Beef Wellington

English historians agree their two greatest naval heros are Sir Francis Drake and Lord Nelson. Drake was buried at sea but Nelson was given an elaborate funeral. When the Duke of Wellington died in 1852, he was interred beside Admiral Nelson.

Arthur Wellesley came from a titled English Protestant family in Ireland. His father was the Earl of Mornington but his older brother inherited the title. He was a lazy, indifferent student. "What can I do with my Arthur ?" his mother wailed. She pushed him into the army, accidentally putting him in the role he was born to play. Arthur entered the army as an Ensign in 1787. He rose to the rank of Field Marshal. He also went from plain Arthur Wellesley to the title of Duke of Wellington. The family choose the title. It was close to the family surname and Wellington was a village near the family estate.

The Anglo-Irish soldier and statesman managed to combine military and political careers, twice serving as Prime Minister.

He rose to prominence during the Napoleonic Wars but he had earlier fought the French in Holland and spent nine years (1796-1805) suppressing native uprisings in India.

His noble titles were rewards for spectacular military victories. When Napoleon occupied Spain and placed his brother Joseph on the throne, England dispatched Wellington to Portugal. After saving Portugal at the Battle of Douro, the Crown named him Baron Wellington of Douro. Another victory over the French at the Battle of Talavera elevated him to Viscount Wellington of Talavera. He had invaded France and besieged Toulouse when Napoleon abdicated and went into exile on the Mediterranean island of Elba. He was named lst Duke of Wellington for this campaign.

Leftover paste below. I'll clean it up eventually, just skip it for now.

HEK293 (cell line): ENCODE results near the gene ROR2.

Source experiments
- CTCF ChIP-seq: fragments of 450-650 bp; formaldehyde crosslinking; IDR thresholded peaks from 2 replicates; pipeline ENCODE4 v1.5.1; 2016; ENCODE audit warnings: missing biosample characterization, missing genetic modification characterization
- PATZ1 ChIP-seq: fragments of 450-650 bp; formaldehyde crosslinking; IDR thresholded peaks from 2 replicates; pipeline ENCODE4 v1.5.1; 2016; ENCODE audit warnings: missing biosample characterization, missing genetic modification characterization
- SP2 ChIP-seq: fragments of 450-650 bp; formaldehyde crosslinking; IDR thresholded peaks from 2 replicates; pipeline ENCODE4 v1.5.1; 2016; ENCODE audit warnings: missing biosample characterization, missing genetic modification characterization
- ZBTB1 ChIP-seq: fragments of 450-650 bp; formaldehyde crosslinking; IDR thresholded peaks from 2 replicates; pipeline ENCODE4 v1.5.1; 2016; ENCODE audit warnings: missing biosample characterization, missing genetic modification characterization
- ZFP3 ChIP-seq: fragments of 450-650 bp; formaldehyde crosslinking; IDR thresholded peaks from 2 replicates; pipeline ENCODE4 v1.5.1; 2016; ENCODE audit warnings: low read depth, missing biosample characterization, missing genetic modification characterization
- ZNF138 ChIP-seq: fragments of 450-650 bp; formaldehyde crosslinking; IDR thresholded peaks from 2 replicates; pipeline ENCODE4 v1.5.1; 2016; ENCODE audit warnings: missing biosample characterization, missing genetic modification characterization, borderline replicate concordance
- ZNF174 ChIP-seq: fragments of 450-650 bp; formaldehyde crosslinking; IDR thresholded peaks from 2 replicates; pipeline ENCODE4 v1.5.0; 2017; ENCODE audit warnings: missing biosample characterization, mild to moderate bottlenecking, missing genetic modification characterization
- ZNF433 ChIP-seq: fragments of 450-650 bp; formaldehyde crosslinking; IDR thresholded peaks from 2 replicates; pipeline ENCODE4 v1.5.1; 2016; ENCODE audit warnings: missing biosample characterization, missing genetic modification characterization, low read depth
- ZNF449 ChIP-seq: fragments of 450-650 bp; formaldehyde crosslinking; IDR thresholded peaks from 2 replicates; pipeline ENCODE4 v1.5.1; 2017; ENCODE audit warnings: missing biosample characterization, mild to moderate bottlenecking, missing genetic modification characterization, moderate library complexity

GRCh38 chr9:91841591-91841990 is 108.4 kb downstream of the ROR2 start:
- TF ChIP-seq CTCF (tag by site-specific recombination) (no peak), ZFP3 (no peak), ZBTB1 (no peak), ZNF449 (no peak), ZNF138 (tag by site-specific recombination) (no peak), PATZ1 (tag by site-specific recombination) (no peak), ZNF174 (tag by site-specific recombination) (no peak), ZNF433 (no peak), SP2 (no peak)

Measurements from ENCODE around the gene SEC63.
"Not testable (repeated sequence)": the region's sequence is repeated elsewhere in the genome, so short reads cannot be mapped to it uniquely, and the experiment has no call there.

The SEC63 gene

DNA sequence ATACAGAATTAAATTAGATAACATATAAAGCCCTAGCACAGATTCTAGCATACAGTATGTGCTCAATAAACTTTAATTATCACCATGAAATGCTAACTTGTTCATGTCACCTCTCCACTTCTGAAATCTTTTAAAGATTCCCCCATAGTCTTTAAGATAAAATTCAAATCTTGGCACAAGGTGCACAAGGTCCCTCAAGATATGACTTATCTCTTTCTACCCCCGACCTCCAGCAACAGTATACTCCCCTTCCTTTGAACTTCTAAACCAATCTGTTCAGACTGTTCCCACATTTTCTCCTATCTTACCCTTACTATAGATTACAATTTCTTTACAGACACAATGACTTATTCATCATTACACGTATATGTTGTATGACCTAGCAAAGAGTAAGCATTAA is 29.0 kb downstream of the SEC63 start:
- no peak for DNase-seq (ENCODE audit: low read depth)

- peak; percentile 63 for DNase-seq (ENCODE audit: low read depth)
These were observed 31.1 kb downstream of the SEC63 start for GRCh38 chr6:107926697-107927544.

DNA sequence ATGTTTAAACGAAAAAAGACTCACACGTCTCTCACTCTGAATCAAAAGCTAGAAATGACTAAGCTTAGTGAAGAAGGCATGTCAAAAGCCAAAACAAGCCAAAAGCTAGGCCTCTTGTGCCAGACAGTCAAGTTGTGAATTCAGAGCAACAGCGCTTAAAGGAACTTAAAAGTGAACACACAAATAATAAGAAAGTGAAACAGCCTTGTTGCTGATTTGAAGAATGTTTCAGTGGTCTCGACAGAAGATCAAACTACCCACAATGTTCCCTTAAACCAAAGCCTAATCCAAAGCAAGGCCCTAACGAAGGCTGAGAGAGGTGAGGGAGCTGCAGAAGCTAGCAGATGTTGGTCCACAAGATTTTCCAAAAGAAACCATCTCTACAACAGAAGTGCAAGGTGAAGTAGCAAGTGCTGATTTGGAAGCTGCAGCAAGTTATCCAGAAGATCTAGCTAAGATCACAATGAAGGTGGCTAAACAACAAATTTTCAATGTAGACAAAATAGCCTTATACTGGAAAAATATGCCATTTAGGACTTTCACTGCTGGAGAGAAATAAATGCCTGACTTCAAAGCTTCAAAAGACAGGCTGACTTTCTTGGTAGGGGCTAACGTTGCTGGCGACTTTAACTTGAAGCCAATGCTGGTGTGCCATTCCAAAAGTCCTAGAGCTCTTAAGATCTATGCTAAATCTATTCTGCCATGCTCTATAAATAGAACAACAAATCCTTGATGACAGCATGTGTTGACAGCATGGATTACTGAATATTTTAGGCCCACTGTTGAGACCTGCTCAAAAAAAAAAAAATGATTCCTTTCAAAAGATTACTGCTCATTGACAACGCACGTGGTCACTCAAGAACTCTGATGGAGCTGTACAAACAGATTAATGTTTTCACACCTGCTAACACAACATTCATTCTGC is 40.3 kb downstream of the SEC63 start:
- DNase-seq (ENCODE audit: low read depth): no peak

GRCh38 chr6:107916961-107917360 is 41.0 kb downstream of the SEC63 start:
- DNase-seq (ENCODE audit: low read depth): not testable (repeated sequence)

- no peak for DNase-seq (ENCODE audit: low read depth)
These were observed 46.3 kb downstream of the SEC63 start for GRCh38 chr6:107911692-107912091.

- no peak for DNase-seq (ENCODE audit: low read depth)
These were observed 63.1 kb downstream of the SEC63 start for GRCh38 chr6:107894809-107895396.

The "Iron Duke" was in Vienna when Napoleon escaped in February 1815 and reassumed command. Marshal Ney was sent to arrest him. Instead he surrendered to the former Emperor. The French military genius would remain in power for the legendary "one hundred days of glory."

The English sent their most brilliant field commander to command all Allied forces in Northern Europe. The two armies clashed at Waterloo, Belgium on June 18, 1815. Wellington's tactics were to stay on the defensive while awaiting the arrival of General Blucher and his Prussian forces. When they arrived, he attacked. Napoleon was routed. He abdicated, again, and went into exile on the 47 square mile island of St. Helena in the South Atlantic. It is 1,200 miles off the African mainland. They made certain Napoleon would never repeat his earlier escape from Elba. He died there in 1821. Two decades later his body was brought home and entombed in Paris. Napoleon's Tomb is a prime tourist attraction in the fabled "city of light." His nephew would reestablish the Napoleonic Dynasty as Napoleon III.

Wellington, the man who had beaten him, went home to the acclaim of a grateful nation. Many cities, roads and parks were named for him. A chef created a new dish in his honor, Beef Wellington.


1 cup Burgundy

1 cup dry Sherry

1 large onion, quartered

2 bay leaves

1 — pound eye of round beef roast

1 4 ounce can liverwurst spread

1 egg, beaten

1 block frozen pie crust

PREPARATION: Combine first four ingredients, pour marinade over beef. Cover and refrigerate overnight. Remove from marinade, bake on rack at 425 degrees for 75 minutes. Meat will be about medium rare. Set aside. Roll dough into an oblong, place on greased baking sheet. Place meat in center, smear with liverwurst. Seal beef by pulling pastry wings up, then brush with beaten egg. Bake 25 to 30 minutes, until pastry shell is golden brown. Slice and serve.

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